The Tortoise and the Hare. Frog and Toad. Turtle + the Wolf- a little difficult to distinguish the name of this place from a children’s book.

William Thomas

With all jokes aside, this restaurant embodies a new level of maturity compared to many other settings I’ve dined in. We’re talking coat hooks on the wall right next to your table; their recognizable turtle logo with the wolf shell stamped on the bottle of sparkling water for the table. 

Even the lights have cachet, resting above your head inside of what looks like stemless wine glasses.

The Name

cake, beer, tea, coffee
William Thomas

Turtle + the Wolf derives from the mind of owner Lauren Hirschberg and her affinity for Montclair. The name cites the cultural significance that both turtles and wolves had to the Lenape Indians, who settled on the land hundreds of years ago.

Hirschberg researched symbolic traits for both animals and was inspired by the determination and persistence of the turtle along with the “appetite for freedom” that the wolf has. She believes these traits match the nature of professional kitchens as well as her own attributes as a chef.

(Don’t let the name fool you, there isn't anything on the menu as bizarre as turtle or as gamey as wild dog.)

The Entrée

William Thomas

I went with the PEI Mussels and I did not go wrong. 

The meal was lugged to the table in a white serving bowl that housed potatoes, fennel and mussels on top of a light-red velouté sauce, accompanied by a piece of focaccia bread.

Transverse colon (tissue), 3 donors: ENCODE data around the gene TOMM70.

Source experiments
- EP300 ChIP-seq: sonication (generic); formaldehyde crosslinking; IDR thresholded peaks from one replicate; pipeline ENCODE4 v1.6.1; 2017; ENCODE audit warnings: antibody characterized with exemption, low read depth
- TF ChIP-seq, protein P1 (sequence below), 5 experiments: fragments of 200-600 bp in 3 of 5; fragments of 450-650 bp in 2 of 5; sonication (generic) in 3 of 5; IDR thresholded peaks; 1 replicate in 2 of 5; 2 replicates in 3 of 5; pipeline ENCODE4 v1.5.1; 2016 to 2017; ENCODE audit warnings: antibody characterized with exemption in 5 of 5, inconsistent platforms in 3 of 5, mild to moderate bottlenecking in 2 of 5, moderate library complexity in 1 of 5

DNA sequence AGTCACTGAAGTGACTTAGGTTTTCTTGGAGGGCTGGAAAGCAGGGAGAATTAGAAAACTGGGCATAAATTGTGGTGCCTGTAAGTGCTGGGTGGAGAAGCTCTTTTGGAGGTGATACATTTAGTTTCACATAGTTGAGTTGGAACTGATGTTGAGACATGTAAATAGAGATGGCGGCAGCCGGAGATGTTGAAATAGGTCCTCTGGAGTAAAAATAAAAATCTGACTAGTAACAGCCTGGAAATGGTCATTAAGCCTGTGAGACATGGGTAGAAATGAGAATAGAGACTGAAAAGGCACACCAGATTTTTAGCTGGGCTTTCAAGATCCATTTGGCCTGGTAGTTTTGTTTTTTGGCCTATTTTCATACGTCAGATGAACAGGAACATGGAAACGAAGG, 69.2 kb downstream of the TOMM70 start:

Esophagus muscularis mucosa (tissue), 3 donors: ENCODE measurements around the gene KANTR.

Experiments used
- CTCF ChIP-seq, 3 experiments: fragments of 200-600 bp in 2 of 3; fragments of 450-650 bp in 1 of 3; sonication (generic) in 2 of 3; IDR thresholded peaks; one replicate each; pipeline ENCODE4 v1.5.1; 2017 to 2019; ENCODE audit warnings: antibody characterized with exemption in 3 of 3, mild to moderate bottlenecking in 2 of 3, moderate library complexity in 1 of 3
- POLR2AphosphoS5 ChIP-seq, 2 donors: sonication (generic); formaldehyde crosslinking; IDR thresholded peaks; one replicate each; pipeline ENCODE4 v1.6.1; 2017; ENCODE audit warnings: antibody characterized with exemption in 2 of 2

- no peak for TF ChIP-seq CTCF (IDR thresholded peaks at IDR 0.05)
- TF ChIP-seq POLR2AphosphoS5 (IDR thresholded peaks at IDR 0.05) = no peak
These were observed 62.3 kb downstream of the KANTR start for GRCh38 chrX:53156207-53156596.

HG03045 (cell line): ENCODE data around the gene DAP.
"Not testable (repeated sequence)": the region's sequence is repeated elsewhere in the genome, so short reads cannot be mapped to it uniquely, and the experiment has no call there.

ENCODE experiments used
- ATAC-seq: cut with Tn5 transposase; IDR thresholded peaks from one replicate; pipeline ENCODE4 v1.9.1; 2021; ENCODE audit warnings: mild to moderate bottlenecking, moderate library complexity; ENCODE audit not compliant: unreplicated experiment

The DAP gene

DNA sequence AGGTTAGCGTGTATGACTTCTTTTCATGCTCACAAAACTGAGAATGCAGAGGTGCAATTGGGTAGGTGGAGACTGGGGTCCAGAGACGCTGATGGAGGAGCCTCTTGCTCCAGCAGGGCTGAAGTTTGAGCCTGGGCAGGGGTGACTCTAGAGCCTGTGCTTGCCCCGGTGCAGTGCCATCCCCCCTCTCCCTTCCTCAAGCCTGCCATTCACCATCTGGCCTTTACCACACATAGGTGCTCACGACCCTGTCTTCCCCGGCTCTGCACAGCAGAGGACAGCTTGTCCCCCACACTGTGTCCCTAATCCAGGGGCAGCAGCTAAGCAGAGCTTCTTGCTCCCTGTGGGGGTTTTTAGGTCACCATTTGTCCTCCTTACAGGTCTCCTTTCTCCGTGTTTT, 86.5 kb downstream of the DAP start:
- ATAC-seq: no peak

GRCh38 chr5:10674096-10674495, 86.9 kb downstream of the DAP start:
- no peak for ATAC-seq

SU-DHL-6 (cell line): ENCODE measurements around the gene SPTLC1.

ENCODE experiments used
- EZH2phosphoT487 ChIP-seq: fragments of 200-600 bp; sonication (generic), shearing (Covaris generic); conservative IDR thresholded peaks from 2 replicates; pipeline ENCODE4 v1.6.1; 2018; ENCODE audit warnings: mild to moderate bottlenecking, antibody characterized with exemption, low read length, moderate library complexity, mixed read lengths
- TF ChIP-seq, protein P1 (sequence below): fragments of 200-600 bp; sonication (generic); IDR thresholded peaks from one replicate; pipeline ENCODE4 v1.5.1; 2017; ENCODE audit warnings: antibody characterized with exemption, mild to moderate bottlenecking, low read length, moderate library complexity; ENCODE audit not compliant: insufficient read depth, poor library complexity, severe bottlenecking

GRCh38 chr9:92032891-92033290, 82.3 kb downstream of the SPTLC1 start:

I forked into the potatoes for my first move. They looked like mini chicken eggs still packed inside of the shell. Each potato was generously doused with paprika and soft enough to explode on the first bite.

The mussels tasted… like mussels, frankly. Acceptable, but nothing over the top. The first one that I removed from the shell I simply ate without taking advantage of the mind-blowing velouté sauce at the bottom of the bowl. Stupid me.

The sauce had my heart. It was a mixture of shellfish velouté, white wine and Chile de Árbol. It had fair consistency- a nice median between runny and thick. However, it was a bit salty. Those of you with hypertension may need to take a step back with this one.

The white wine and tomato used in the velouté were definitely its most prominent flavors. Can’t forget the pleasant ‘jab to the throat’ left behind by the Chile de Árbol in its aftertaste.

The focaccia bread was close to the size of a brick. The top was slightly coated with thyme leaves and the bread itself joined the mussels as another worthy companion to the velouté.

The Dessert

whipped cream, apple, ice, cream
William Thomas

Dessert was mandatory. Not because of restaurant rules or anything, I just wasn’t pushed to my limit yet. 

I ordered the Apple Crisp- a fancier way of saying “apple pie in a gratin.” Though it lacked sugar and had no trace of cinnamon, it was surprisingly tasty.

The Art

coffee, beer, tea
William Thomas

In addition to its delicious food, Turtle + the Wolf gives you plenty to look at. They designate a large portion of their wall for the work of artist Tom Nussbaum.

Nussbaum's installation inside Turtle + the Wolf consists of pieces that are food related and depict the relationship between man and nature. They also provide pamphlets about the artwork as well as Nussbaum's business card, for those that are interested in purchasing his work.

Turtle + the Wolf is located at 622 Valley Road and they're open from 5pm to 10pm during the week. I would highly recommend stopping in to get a glimpse of the cool artwork and to stuff your face while doing so.